In Haunt

- By Ian Murphy 

Manchester saw an array of events around the Halloween period in 2018; from Halloween in the City to readings at Ordsall Hall and many more. Now an eyewitness retrospective account from Ian Murphy reveals another happening which took place on Halloween night: an event titled ‘Spiritualism and the Supernatural’ which was a showcase of research organised by the Manchester Centre for Gothic Studies in collaboration with the North West Long Nineteenth Century Seminar, and invited two academics to talk about their work in this fascinating field. Areas covered included Victorian and Edwardian spiritualism, communication with child spirits and the rise of ghost tourism as Dr Tatiana Kontou (Oxford Brookes University) and Dr Rachael Ironside (Robert Gordon University) arrived at No 70 Oxford Street to discuss their research in front of an audience. Ian Murphy was there for the showcase and gives an account here…

In 1966, the anthropologist Anthony F. C. Wallace suggested that the belief in supernatural phenomena would soon fade into obscurity. Two timely papers (delivered on Halloween night) take Wallace’s speculations to task. Tracing spiritualism from its roots in the nineteenth century through to the present day, Dr Tatiana Kontou (Oxford Brookes University) and Dr Rachael Ironside (Robert Gordon University) probed society’s relationship with death and the afterlife, and questioned why, since its inception, a belief in spiritualism and the supernatural has permeated our culture.

Dr Kontou’s paper centred on two case studies of Victorian and Edwardian spiritualism, with a particular emphasis on how bereaved parents sought solace through spiritualism, the parents attempting to gain insight from their lost child ‘beyond the veil.’ Outlining the work of several major figures within Anglo-American spiritualist circles (the Fox sisters, F. W. H. Myers, Mrs Winnifred Coombe Tenant and Florence Marryat) Kontou explained that embodied within the figure of the revenant child are Victorian and Edwardian beliefs and theories concerning childhood and the afterlife.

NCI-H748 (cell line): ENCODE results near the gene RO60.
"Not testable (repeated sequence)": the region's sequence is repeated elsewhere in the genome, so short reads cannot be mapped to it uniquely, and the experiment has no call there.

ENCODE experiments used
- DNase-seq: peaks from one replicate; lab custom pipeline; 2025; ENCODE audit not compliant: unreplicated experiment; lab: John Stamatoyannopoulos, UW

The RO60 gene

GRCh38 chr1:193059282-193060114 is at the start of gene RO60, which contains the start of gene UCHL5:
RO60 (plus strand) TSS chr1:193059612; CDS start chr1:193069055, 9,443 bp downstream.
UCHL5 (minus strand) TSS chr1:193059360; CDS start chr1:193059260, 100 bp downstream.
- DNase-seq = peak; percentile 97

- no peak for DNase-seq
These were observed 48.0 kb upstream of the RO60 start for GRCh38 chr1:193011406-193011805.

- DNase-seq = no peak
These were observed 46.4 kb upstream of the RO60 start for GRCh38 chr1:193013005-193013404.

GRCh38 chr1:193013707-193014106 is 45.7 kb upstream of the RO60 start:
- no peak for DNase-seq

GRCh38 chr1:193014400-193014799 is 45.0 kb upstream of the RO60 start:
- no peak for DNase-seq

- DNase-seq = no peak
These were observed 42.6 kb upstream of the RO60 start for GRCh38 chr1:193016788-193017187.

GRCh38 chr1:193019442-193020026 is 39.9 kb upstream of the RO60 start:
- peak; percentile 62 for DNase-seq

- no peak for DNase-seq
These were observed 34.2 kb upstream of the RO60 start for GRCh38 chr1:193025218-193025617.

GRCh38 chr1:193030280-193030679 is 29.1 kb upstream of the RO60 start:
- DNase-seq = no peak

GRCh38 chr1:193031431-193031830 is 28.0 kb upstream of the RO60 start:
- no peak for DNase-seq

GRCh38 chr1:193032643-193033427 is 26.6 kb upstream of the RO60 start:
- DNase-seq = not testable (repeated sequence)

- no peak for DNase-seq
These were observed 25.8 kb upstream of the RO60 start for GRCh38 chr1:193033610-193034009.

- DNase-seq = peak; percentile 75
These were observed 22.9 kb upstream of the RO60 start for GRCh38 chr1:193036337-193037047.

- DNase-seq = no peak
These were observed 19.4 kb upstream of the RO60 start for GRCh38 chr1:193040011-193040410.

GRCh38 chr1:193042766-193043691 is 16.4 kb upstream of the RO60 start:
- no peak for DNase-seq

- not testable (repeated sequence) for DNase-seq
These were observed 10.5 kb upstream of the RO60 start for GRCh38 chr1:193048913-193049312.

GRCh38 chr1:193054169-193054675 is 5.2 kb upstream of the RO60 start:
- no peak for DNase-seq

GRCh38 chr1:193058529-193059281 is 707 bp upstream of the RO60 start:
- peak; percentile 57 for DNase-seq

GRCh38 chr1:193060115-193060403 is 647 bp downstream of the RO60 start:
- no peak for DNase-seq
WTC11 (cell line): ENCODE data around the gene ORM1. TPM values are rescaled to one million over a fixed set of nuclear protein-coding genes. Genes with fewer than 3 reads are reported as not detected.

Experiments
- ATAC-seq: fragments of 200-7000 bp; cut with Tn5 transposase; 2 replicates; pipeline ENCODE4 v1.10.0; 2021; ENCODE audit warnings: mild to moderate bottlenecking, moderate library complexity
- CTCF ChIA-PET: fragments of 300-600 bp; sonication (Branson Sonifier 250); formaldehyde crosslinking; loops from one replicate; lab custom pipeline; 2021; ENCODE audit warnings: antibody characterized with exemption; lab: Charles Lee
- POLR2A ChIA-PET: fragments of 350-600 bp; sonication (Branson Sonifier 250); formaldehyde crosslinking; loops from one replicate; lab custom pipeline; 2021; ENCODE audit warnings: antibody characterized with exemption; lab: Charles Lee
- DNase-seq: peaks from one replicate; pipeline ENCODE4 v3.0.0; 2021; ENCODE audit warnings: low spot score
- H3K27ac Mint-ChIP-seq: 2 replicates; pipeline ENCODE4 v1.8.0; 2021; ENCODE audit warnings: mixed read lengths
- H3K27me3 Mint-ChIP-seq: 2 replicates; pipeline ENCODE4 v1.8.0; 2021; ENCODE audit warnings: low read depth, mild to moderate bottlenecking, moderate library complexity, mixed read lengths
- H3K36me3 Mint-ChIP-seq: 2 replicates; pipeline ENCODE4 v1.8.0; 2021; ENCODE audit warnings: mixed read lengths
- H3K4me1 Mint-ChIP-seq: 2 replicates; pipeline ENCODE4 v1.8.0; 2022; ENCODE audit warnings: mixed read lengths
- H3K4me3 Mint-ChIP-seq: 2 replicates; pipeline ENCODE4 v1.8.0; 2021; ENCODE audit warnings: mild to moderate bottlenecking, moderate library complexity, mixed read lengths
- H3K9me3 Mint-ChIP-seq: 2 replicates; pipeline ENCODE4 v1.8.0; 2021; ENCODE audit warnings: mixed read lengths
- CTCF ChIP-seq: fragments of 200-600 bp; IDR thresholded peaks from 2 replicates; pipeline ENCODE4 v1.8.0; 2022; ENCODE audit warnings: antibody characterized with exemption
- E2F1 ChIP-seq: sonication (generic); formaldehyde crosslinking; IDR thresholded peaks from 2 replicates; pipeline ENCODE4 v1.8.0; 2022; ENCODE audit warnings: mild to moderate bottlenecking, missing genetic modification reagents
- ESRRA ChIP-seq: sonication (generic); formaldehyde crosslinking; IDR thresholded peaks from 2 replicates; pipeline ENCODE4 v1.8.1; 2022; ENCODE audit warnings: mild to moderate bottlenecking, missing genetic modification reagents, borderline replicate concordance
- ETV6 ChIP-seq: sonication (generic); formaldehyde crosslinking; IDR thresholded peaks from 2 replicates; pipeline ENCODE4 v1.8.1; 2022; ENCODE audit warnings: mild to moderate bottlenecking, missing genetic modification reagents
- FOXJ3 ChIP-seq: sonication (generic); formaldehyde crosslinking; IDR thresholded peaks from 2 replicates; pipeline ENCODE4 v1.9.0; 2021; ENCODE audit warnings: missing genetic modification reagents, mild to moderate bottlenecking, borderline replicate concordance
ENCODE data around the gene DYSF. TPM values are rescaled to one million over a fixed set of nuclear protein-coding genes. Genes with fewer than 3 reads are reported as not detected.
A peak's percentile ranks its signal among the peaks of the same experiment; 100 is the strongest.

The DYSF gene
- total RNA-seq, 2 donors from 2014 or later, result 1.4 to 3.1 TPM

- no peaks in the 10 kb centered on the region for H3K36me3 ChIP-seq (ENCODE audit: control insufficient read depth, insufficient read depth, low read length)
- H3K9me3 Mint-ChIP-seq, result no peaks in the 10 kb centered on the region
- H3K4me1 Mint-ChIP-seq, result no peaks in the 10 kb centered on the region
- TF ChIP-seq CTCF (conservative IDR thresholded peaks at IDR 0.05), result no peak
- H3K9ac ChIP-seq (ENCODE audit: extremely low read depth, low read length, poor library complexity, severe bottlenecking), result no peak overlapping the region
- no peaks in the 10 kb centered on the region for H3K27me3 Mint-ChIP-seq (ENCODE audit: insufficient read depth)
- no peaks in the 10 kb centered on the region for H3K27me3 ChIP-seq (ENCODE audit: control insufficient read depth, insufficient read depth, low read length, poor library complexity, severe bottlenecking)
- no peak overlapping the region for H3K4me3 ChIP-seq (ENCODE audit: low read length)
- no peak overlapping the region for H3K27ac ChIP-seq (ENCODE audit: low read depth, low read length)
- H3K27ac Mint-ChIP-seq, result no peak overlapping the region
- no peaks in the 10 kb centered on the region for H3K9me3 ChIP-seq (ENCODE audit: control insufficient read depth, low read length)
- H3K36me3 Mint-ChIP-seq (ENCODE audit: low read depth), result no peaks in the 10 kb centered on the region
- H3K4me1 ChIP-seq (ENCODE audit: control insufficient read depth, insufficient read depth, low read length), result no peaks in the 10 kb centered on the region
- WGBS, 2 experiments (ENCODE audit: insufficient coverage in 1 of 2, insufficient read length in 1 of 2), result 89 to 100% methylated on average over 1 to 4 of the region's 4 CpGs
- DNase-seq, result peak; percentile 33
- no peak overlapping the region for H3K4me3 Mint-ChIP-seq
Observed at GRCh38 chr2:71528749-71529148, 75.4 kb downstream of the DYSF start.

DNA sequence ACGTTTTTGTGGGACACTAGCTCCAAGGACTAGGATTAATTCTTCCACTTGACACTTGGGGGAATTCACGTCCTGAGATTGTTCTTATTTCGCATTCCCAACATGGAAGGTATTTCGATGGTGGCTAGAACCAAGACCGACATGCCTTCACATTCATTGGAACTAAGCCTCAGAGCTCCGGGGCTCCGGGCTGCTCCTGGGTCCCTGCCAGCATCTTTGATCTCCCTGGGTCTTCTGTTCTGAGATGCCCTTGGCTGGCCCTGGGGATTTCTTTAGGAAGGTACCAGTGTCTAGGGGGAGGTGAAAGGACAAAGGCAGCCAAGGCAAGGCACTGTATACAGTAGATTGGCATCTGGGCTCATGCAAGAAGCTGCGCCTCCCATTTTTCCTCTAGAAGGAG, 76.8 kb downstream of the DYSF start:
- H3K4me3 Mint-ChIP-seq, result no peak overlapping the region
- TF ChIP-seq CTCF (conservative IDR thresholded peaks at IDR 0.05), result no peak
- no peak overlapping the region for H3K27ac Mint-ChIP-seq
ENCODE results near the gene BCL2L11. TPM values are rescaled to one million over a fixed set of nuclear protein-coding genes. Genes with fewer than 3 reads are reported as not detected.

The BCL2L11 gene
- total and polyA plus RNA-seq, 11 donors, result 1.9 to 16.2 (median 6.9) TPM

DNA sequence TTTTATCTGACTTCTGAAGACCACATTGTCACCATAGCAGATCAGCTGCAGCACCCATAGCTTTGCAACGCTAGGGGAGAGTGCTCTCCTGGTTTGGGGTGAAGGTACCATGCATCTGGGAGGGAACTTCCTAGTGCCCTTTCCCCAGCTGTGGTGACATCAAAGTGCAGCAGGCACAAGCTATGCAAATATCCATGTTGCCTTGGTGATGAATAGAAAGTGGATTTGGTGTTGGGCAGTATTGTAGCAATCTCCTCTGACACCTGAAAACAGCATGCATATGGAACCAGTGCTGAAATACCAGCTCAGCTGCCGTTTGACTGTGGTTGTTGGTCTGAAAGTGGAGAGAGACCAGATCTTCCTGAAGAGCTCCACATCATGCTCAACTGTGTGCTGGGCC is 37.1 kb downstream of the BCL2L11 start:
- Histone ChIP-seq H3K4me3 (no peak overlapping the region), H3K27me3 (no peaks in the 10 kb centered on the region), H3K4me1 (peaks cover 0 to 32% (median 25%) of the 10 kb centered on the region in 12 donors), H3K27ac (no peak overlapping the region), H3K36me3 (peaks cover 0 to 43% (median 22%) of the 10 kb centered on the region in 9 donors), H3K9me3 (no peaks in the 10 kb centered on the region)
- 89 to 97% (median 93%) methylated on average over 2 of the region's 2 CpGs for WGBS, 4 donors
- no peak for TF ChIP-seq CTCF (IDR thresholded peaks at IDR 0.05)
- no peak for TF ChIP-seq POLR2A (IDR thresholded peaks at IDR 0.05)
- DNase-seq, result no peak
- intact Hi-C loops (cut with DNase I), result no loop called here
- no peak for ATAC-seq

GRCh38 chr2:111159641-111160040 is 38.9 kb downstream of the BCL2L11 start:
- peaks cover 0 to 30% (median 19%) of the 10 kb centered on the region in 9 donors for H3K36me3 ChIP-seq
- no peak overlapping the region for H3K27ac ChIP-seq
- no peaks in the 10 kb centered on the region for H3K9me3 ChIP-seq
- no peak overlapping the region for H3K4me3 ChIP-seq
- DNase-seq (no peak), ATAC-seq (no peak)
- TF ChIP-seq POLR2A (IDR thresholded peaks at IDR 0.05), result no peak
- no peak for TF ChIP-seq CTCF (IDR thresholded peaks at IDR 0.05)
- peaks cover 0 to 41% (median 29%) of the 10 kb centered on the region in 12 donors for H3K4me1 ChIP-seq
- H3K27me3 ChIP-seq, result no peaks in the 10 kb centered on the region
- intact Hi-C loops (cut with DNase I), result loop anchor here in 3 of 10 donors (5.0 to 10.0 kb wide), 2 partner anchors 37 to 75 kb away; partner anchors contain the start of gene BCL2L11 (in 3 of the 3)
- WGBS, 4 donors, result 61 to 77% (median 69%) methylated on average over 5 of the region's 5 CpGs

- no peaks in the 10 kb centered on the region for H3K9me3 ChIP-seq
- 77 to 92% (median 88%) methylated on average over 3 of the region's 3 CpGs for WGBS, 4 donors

Most interesting was Kontou’s exploration of Florence Marryat’s ‘relationship’ with the spectre of her deceased infant daughter. Attempting to commune with her daughter in the decades following her death, Marryat’s relationship with the afterlife permeates her memoirs and fiction, questioning and exploring how, in a post-Darwinian landscape, societal norms concerning the afterlife evolved and transformed as the twentieth century loomed ahead.

Bringing the audience into the present, Dr Ironside’s paper explored the explosion of interest in ghost tourism in recent years. Ironside challenged the view that contemporary society is sceptical of belief in the supernatural, arguing that statistics gained from recent polls posit that over half of the British population have some belief in ghosts. This interest in the supernatural, Ironside argued, has seeped into the marketplace, with ghosts becoming marketing tools with which tourist boards ensnare an audience, articulating how landscapes and buildings are visited because of the uncanny possibilities they offer. Ranging from the crumbling castles and manor houses of the pre-twentieth century to abandoned prisons and the ‘dark places’ of the modern world, Ironside’s paper traced the changing landscape of ghost tourism, and how both industries and visitors engage with a place that may or may not be haunted.

Both papers were followed by a lively joint question and answer session. Perhaps apt for a Halloween event, the audience seemingly teemed with self-identified mystics, spiritualists and psychics, all of whom offered their take on spiritualism from the nineteenth century through to the present day. Discussion stemmed from both speaker’s papers and beyond, with topics ranging from theories concerning spirits on the astral plane, the veil between this world and the afterlife, to the re-telling of ghostly encounters members of the audience had experienced in real life.




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